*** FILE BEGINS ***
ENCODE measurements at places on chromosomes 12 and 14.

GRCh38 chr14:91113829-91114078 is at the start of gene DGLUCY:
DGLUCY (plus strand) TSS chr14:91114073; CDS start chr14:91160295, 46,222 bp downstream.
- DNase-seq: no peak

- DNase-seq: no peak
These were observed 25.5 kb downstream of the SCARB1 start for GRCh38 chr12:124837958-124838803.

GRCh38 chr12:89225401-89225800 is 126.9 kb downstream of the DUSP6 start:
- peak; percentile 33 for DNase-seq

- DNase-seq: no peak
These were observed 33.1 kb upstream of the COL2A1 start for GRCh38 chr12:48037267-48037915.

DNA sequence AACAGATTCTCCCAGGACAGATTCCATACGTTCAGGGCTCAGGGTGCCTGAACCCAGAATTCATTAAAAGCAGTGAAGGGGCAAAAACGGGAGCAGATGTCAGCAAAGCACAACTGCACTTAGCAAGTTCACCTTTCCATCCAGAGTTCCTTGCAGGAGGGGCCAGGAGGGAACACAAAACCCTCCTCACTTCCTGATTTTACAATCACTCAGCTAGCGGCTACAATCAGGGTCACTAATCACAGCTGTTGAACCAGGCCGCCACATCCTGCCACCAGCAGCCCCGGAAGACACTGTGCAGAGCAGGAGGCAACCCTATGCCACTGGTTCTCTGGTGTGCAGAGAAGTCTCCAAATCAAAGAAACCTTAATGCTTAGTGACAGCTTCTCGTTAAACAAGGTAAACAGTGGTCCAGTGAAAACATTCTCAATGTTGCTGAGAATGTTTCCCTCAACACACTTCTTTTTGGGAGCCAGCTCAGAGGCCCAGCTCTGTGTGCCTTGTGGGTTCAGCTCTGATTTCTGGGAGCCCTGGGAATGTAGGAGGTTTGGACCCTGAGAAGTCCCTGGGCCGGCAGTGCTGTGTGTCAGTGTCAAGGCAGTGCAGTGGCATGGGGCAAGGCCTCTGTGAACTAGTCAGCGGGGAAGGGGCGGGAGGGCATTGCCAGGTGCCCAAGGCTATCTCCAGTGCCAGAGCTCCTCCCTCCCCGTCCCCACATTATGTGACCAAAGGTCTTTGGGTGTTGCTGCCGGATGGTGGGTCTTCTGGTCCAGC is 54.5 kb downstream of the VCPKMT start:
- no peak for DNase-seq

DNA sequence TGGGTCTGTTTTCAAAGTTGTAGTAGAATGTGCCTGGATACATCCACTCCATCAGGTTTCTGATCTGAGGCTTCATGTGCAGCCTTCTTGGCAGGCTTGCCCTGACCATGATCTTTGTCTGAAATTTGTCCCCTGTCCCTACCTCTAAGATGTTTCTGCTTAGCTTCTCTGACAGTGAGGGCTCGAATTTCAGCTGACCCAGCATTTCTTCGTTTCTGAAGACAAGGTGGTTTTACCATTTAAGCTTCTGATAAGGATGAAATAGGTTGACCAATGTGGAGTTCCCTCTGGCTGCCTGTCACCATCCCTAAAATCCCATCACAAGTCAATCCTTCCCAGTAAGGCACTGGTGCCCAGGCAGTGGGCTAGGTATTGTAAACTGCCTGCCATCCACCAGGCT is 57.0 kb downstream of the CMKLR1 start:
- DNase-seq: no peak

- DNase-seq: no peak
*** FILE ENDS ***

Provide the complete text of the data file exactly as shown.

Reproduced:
ENCODE measurements at places on chromosomes 12 and 14.

GRCh38 chr14:91113829-91114078 is at the start of gene DGLUCY:
DGLUCY (plus strand) TSS chr14:91114073; CDS start chr14:91160295, 46,222 bp downstream.
- DNase-seq: no peak

- DNase-seq: no peak
These were observed 25.5 kb downstream of the SCARB1 start for GRCh38 chr12:124837958-124838803.

GRCh38 chr12:89225401-89225800 is 126.9 kb downstream of the DUSP6 start:
- peak; percentile 33 for DNase-seq

- DNase-seq: no peak
These were observed 33.1 kb upstream of the COL2A1 start for GRCh38 chr12:48037267-48037915.

DNA sequence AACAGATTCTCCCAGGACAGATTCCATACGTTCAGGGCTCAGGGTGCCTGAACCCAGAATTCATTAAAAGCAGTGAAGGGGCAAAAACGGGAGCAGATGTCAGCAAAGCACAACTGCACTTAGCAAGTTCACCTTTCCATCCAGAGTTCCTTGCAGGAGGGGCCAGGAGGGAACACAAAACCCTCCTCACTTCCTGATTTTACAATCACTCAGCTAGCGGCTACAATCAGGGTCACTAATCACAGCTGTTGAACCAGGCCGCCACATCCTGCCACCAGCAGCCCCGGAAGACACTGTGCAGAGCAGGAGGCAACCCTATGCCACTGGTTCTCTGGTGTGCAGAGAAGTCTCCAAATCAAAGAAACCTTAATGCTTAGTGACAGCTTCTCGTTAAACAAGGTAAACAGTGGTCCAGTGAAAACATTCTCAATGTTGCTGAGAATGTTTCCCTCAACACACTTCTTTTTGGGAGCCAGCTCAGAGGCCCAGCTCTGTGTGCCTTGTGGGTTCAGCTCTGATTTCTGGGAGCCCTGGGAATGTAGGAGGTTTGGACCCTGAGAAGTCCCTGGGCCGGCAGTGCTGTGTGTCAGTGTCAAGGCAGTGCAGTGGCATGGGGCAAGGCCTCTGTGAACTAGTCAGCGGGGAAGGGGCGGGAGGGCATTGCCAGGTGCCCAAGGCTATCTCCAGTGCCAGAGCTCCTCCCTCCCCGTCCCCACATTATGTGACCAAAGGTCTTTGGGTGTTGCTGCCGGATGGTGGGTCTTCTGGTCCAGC is 54.5 kb downstream of the VCPKMT start:
- no peak for DNase-seq

DNA sequence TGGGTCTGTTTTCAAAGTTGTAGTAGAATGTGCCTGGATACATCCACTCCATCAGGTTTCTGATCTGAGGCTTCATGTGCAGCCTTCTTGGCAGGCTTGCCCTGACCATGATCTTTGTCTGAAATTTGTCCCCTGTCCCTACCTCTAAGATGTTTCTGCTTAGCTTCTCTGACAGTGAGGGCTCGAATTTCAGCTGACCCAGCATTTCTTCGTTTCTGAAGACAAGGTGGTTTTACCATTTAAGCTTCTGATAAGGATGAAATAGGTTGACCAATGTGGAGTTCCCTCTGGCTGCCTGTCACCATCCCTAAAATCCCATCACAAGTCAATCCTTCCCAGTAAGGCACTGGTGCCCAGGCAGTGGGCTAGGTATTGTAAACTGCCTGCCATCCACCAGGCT is 57.0 kb downstream of the CMKLR1 start:
- DNase-seq: no peak

- DNase-seq: no peak